When Symptoms Don't Stop

Treating those most severely affected by COVID-19 has necessarily taken priority during the pandemic. But could long COVID be the next wave of the crisis?

In a fascinating long read from the University of Cambridge, Jacqueline Garget speaks to those effected by the disease and those who are looking to find solutions.

Here is an extract:

In late April 2020 Dr Freya Jephcott developed a persistently high fever. When she went to hospital three weeks later, she tested negative for COVID-19. A scan (an extra precaution, given her risky day-job) revealed inflammation in her body but couldn’t point to anything concrete. After two months of fevers she developed painfully swollen ribs and stabbing chest pains. Again, doctors couldn’t find a cause. Things settled but then months later she started experiencing a new range of symptoms: loss of balance, poor coordination, and constant tinnitus - alongside constant fatigue and breathlessness.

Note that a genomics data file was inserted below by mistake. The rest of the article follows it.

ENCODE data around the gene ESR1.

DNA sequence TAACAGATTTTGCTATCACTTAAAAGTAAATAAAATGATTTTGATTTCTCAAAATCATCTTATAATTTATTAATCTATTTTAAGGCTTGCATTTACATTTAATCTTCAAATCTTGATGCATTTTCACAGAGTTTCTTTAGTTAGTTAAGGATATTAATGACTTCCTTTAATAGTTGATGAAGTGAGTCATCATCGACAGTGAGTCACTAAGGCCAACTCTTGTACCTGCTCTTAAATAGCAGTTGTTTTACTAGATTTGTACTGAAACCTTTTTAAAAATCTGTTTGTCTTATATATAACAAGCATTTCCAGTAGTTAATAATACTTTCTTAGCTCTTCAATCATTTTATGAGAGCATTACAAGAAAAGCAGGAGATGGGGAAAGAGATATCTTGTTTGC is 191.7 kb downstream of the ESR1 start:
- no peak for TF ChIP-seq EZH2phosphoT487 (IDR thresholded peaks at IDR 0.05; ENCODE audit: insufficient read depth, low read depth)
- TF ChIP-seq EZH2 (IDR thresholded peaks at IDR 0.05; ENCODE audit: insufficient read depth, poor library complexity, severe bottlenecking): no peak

I first interviewed Jephcott - a researcher in the University’s Department of Veterinary Medicine - last April for our ‘Tackling COVID-19’ series. She is well aware of the devastation an infectious disease can cause in unprepared populations, having worked with Médecins Sans Frontières on outbreaks in some of the poorest regions of the world.

Jephcott, 33, has managed to emerge unscathed from developing countries fighting outbreaks of infectious diseases like Ebola and TB. But - despite the negative test result - she believes she contracted the coronavirus in Cambridge. When we meet online in December 2020 she looks exhausted, and apologises in advance in case her words don’t come out in the right order.

The full artcile can be read here.

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